Welfare Warriors

Welfare Warriors: Georgia Cook

Introducing our third Welfare Warrior - Georgia Cook, KCGS chair

Student Minds Cambridge is running an online campaign to give recognition to people doing amazing welfare work, activism or providing some kind of support to students. For the rest of the year, we will be publishing a series of individual interviews on our blog with the nominated ‘Welfare Warriors’.

Our third Welfare Warrior is Georgia Cook, who is the former KCGS Welfare Officer and the current KCGS chair

‘Georgia is an incredibly warm, welcoming and supportive person. She is a wonderful listening ear to anyone who needs support and she is really just one of the best people I have ever met. We are so lucky to have her at King’s! Even though she is no longer Welfare Officer, she has an extremely positive influence on the grad community’.

Georgia Cook

Why is talking about mental health important at Cambridge?

Talking about mental health is important everywhere! People from all avenues of life and in all different situations can, and do, experience mental health issues. An environment like Cambridge is a particular crucible for this, as it tends to attract people who hold themselves to very high standards and therefore sometimes struggle to give themselves a break. Talking about your experiences can not only help you accept and understand them, but also help others around you to see that they’re not the only ones who are finding things hard, and that it’s OK to not be OK.

What is your favourite self-care tip?

Though it’s not as glamorous as taking a bubble bath, I find that going for a run always helps to clear my head. That combined with the power of a good night’s sleep really can never be over-stated!

What would you improve about welfare in Cambridge?

Many of the academics here are brilliant in their field but don’t necessarily undergo training in areas such as people management and welfare provisions that are necessary to make someone a good mentor/tutor/supervisor/pastoral carer. Perhaps training that gave them a greater understanding of the strain student life can have on mental health would give them greater empathy.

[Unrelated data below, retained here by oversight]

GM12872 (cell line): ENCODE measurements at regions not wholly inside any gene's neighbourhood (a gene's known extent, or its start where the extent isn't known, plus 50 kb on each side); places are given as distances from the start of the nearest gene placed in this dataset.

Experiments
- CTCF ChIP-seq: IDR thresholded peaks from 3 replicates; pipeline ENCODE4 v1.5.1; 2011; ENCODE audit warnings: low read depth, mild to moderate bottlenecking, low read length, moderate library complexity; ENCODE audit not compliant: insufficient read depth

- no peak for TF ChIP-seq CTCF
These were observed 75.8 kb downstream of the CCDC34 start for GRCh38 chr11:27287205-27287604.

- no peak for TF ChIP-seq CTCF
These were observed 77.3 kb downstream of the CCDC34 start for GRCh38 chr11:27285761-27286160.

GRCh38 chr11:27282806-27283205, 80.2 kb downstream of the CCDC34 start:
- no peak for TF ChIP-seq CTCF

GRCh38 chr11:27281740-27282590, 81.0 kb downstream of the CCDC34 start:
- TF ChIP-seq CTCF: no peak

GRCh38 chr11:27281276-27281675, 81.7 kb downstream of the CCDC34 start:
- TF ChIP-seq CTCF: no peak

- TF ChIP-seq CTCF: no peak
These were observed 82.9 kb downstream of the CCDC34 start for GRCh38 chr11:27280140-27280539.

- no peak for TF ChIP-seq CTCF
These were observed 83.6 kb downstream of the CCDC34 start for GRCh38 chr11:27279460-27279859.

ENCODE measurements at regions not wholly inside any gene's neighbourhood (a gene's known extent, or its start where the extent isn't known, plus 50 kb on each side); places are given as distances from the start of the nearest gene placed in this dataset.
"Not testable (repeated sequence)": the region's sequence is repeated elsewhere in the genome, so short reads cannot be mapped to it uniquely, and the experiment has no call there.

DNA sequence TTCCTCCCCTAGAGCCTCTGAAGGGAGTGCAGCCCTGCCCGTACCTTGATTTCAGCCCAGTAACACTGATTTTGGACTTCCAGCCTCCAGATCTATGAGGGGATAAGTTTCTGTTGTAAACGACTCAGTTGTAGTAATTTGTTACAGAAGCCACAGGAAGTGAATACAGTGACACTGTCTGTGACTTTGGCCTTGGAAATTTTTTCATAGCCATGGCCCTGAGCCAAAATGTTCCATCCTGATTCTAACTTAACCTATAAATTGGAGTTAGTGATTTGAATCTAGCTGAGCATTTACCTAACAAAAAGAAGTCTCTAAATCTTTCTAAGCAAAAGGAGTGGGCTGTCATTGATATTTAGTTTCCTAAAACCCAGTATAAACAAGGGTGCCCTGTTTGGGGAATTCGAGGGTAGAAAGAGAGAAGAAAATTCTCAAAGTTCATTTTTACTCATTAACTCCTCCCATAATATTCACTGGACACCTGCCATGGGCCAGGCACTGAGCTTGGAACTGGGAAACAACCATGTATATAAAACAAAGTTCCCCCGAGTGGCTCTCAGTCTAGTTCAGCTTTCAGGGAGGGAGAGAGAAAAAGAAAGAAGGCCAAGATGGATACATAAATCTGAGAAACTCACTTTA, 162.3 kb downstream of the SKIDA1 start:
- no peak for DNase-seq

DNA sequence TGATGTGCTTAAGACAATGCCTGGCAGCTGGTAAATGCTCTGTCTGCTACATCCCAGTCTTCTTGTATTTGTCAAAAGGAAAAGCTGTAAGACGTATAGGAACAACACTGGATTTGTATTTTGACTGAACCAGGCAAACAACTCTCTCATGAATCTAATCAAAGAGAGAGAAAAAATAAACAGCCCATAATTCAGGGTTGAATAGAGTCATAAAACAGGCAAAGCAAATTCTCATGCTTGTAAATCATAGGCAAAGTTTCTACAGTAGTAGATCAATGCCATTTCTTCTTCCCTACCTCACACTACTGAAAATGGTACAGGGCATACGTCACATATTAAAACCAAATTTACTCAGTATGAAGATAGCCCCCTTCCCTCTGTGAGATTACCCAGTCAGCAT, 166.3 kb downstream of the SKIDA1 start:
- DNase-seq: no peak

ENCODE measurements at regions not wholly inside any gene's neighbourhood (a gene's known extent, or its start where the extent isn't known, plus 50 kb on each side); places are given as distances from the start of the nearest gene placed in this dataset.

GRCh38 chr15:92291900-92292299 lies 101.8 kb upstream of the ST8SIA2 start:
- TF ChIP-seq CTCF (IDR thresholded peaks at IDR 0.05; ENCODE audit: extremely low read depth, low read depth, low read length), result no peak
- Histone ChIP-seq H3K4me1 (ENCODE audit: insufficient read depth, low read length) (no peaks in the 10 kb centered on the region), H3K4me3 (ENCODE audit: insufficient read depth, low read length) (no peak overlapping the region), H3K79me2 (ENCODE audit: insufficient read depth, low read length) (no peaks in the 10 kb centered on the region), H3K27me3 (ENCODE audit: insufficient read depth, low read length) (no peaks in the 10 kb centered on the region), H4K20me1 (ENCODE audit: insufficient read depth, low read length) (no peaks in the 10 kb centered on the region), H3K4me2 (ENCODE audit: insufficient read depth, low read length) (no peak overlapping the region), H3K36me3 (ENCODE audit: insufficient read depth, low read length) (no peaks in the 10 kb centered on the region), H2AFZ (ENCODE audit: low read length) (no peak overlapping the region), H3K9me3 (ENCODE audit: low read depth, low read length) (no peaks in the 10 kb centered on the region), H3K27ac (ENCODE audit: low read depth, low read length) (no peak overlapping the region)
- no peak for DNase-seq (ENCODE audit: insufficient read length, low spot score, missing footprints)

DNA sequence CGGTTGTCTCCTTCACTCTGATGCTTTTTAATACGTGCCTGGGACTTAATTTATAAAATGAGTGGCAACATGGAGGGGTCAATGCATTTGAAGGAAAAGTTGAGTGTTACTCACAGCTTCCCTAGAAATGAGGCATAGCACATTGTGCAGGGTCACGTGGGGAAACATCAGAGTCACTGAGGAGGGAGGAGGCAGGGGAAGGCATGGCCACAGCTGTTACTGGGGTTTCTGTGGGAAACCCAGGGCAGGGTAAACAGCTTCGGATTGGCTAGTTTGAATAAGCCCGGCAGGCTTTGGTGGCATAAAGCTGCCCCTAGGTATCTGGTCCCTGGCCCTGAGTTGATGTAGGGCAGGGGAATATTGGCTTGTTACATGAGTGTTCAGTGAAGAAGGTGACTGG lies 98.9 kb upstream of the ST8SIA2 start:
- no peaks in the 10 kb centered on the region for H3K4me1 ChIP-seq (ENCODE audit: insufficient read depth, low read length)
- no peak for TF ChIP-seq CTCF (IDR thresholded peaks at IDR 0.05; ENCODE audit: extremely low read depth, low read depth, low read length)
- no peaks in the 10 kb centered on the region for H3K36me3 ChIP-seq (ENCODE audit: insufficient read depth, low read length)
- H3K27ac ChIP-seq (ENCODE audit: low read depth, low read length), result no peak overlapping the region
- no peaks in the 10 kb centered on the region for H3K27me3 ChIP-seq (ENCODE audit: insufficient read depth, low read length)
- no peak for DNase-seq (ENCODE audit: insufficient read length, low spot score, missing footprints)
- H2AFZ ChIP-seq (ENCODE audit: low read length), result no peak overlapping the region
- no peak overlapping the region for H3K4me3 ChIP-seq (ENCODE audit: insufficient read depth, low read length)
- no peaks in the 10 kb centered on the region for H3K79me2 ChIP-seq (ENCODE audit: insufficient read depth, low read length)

What would you recommend to someone who is struggling with mental health?

Reach out and talk to someone about it. If it’s something you really don’t feel comfortable talking to a friend about then go through your college handbook/Freshers’ guide to find the section on Welfare support. It’s often the case for people that all of these seem like uncomfortable options, but talking to people really helps, and usually the reality of doing it is much less scary than you imagine, so find the option that seems the least uncomfortable and just give it a try.

What’s the best thing someone can do to support their friends?

The best thing you can do to support your friends is to really listen to them. People don’t always actually want advice, but having someone to talk to about what is troubling them can be very mood-uplifting just by itself, even if you offer no solution. A key part of being a good listener is setting boundaries – there will be times when you have a lot going on in your life, or are tired or busy, and are unable to give your friends the support you’d normally like to. You’ll be most helpful to both you and your friend if you are honest about this and schedule your chat for a time in future when you are able to offer the support they are seeking.

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If you are struggling with your mental health, check out Find Support Cam – an online guide to finding mental health support in Cambridge.

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